|It's the tooth! The cost of dental care|
Does looking through the dental
aisle of your local drugstore leave you dazed and confused? That's
not surprising. Last year, 112 new toothpastes landed on shelves,
and Americans spent nearly $4 billion on oral-care products.
The dental industry itself is a $50 billion business
-- and it can only be speculated how much of it is fueled by consumers
not making good choices. The stakes will get higher as baby boomers
age. If their childhood was the "wonder years," many are
now entering the "root-canal years."
there really is not a one-size-fits-all toothpaste or toothbrush -- becoming an
educated consumer is your best bet. Deciding which services and products you use
is a personal decision that should be made in consultation with your dentist and
"Always check with your dental professionals,"
says Dr. Richard Saland, a New York-based dentist, who says there
are many considerations to take into account, making each case individual.
To guide your dental choices, here's a look at the
items to consider, including costs and the latest advances of each.
There are brushes that whir and twirl, brushes backed with a "unique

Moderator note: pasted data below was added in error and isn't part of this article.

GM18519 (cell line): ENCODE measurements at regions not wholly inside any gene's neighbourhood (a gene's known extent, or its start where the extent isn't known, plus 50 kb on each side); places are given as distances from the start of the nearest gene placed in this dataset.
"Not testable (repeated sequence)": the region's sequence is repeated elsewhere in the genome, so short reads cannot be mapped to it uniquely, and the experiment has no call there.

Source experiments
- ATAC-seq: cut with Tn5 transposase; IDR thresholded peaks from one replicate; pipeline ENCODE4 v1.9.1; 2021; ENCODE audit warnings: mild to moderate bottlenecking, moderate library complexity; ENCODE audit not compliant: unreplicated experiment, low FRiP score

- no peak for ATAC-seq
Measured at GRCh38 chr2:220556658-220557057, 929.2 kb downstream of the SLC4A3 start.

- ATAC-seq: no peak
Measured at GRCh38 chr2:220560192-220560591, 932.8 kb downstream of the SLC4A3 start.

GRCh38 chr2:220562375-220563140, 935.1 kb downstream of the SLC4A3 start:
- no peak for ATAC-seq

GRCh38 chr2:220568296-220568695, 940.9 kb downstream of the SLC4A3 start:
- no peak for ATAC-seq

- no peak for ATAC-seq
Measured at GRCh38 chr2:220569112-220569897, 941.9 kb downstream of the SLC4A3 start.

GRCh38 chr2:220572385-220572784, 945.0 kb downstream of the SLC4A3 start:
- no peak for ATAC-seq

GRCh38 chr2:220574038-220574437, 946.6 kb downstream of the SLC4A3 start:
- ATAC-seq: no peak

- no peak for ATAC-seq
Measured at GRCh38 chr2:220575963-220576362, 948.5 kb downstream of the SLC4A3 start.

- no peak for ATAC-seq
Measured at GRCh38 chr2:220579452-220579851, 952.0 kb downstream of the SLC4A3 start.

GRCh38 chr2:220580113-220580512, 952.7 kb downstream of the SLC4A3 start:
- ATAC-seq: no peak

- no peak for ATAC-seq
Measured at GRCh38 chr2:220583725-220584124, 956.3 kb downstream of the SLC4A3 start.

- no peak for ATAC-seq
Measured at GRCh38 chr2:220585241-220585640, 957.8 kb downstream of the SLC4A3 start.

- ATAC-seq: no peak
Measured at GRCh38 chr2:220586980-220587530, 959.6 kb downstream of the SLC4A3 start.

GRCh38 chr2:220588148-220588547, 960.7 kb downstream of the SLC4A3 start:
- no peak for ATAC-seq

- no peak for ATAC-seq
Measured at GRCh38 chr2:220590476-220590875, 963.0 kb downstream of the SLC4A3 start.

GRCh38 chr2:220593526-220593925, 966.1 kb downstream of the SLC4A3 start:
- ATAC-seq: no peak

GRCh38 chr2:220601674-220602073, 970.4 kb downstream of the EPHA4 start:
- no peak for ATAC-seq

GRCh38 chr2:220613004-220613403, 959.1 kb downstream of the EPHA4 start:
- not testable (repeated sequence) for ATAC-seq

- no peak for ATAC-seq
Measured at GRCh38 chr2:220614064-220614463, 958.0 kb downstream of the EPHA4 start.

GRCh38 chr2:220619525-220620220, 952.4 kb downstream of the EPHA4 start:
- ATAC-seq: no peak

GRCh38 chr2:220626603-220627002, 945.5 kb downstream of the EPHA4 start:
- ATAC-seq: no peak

tongue cleaner," brushes with ergonomic configurations and
soon -- brushes that whistle "Dixie." Or, that at least
play tunes from famous recording artists, thanks to a tiny microchip
transmitting sound waves from the bristles into the tooth and jawbone
directly into the ear. Word is this will be an offering from Hasbro
in the coming year.
Toothbrush types run the gamut from basic -- the familiar
manual brush, courtesy of your dentist -- to the elaborate, such
as the Dental Air Force. This "toothbrush" -- actually,
a home dental cleaning system -- uses air and a cleaner with water
to blast through the plaque barrier. It retails for $239 (and is
not affiliated in any way with the U.S. military).
The real standoff is between manual toothbrushes and
the battery-operated and plug-in "power" brushes. These
models include the Oral-B Pulsar, a disposable little battery-operator
number for about $6; the same make's microchip-designed rotating-oscillating
Triumph model, retailing for about $139; and the technologically
impressive Sonicare IntelliClean System, comparably priced.
system will remove plaque. Researchers who reviewed both manual and electric models
found, in most cases, that the manual toothbrushes removed as much plaque as their
powered-up counterparts, according to a study by the British-registered nonprofit
organization Cochrane Collaboration.
Dr. Peter Blumenthal, a dentist based in Long Island
City, N.Y., says if there's an advantage power brushes have over
manuals it's the timer. Power brushes have a timer that keeps you
brushing for two minutes at a time.
Indeed, that's key, according to most dentists who
recommend brushing your teeth for a full two minutes with fluoride
toothpaste twice a day.
do that, you say? Well, maybe you do, but statistically, that's dubious. "The
average person brushes roughly 20 seconds," says Dr. Michael Pollowitz, a
dentist in Washington, D.C. He estimates that children spend about 12 seconds
Surprised? Time yourself.